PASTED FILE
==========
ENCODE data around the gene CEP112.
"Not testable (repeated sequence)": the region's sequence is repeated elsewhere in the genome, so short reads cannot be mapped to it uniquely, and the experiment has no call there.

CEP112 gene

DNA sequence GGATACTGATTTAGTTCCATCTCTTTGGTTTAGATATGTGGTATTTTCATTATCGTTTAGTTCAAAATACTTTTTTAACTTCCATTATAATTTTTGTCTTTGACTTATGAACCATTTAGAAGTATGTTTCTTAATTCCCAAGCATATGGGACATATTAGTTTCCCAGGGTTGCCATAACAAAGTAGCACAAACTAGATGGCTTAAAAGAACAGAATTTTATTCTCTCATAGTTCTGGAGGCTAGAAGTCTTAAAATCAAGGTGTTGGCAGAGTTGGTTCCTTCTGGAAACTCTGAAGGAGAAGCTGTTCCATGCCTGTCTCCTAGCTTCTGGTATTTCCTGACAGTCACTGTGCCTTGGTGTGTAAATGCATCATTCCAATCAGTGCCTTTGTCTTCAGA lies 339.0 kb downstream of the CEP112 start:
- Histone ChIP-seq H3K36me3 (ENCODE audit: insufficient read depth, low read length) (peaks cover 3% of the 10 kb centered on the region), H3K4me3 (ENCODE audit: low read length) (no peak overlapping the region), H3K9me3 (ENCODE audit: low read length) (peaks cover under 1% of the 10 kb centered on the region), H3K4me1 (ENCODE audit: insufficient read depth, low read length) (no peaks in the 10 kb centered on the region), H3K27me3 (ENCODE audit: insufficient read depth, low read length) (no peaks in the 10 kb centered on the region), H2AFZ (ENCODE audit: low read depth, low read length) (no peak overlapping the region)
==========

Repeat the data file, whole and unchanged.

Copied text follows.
ENCODE data around the gene CEP112.
"Not testable (repeated sequence)": the region's sequence is repeated elsewhere in the genome, so short reads cannot be mapped to it uniquely, and the experiment has no call there.

CEP112 gene

DNA sequence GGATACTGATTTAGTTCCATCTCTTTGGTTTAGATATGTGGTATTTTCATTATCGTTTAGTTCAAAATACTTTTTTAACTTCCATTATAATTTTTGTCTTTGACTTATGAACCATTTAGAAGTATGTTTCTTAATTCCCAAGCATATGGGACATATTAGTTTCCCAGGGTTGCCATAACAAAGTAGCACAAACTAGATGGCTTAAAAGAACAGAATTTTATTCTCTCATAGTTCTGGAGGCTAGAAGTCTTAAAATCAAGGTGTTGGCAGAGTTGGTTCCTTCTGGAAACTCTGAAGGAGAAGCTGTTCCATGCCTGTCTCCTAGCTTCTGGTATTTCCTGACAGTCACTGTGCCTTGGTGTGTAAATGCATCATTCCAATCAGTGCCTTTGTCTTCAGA lies 339.0 kb downstream of the CEP112 start:
- Histone ChIP-seq H3K36me3 (ENCODE audit: insufficient read depth, low read length) (peaks cover 3% of the 10 kb centered on the region), H3K4me3 (ENCODE audit: low read length) (no peak overlapping the region), H3K9me3 (ENCODE audit: low read length) (peaks cover under 1% of the 10 kb centered on the region), H3K4me1 (ENCODE audit: insufficient read depth, low read length) (no peaks in the 10 kb centered on the region), H3K27me3 (ENCODE audit: insufficient read depth, low read length) (no peaks in the 10 kb centered on the region), H2AFZ (ENCODE audit: low read depth, low read length) (no peak overlapping the region)